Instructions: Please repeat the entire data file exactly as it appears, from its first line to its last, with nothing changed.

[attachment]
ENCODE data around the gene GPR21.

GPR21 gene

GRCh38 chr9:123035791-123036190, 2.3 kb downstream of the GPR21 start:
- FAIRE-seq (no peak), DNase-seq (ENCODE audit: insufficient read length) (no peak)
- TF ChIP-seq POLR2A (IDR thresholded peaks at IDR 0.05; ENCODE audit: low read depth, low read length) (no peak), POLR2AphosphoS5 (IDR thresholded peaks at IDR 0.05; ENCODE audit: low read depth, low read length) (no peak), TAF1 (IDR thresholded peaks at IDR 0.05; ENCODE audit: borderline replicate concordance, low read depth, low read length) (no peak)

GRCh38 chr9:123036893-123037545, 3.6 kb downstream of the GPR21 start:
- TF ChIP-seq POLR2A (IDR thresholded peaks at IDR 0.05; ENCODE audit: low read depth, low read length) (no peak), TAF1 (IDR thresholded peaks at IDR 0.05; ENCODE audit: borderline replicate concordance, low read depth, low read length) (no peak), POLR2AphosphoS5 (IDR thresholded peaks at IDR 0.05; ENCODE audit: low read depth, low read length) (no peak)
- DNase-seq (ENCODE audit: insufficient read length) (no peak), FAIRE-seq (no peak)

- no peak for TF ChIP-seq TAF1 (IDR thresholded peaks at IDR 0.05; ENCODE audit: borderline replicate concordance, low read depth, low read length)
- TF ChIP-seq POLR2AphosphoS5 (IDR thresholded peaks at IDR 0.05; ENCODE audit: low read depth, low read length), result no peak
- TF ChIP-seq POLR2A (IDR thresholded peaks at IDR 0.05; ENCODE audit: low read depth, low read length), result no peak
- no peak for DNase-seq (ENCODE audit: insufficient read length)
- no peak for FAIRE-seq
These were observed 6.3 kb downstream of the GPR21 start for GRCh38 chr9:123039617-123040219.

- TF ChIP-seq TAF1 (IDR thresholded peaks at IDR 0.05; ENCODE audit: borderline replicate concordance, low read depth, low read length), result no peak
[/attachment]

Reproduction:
ENCODE data around the gene GPR21.

GPR21 gene

GRCh38 chr9:123035791-123036190, 2.3 kb downstream of the GPR21 start:
- FAIRE-seq (no peak), DNase-seq (ENCODE audit: insufficient read length) (no peak)
- TF ChIP-seq POLR2A (IDR thresholded peaks at IDR 0.05; ENCODE audit: low read depth, low read length) (no peak), POLR2AphosphoS5 (IDR thresholded peaks at IDR 0.05; ENCODE audit: low read depth, low read length) (no peak), TAF1 (IDR thresholded peaks at IDR 0.05; ENCODE audit: borderline replicate concordance, low read depth, low read length) (no peak)

GRCh38 chr9:123036893-123037545, 3.6 kb downstream of the GPR21 start:
- TF ChIP-seq POLR2A (IDR thresholded peaks at IDR 0.05; ENCODE audit: low read depth, low read length) (no peak), TAF1 (IDR thresholded peaks at IDR 0.05; ENCODE audit: borderline replicate concordance, low read depth, low read length) (no peak), POLR2AphosphoS5 (IDR thresholded peaks at IDR 0.05; ENCODE audit: low read depth, low read length) (no peak)
- DNase-seq (ENCODE audit: insufficient read length) (no peak), FAIRE-seq (no peak)

- no peak for TF ChIP-seq TAF1 (IDR thresholded peaks at IDR 0.05; ENCODE audit: borderline replicate concordance, low read depth, low read length)
- TF ChIP-seq POLR2AphosphoS5 (IDR thresholded peaks at IDR 0.05; ENCODE audit: low read depth, low read length), result no peak
- TF ChIP-seq POLR2A (IDR thresholded peaks at IDR 0.05; ENCODE audit: low read depth, low read length), result no peak
- no peak for DNase-seq (ENCODE audit: insufficient read length)
- no peak for FAIRE-seq
These were observed 6.3 kb downstream of the GPR21 start for GRCh38 chr9:123039617-123040219.

- TF ChIP-seq TAF1 (IDR thresholded peaks at IDR 0.05; ENCODE audit: borderline replicate concordance, low read depth, low read length), result no peak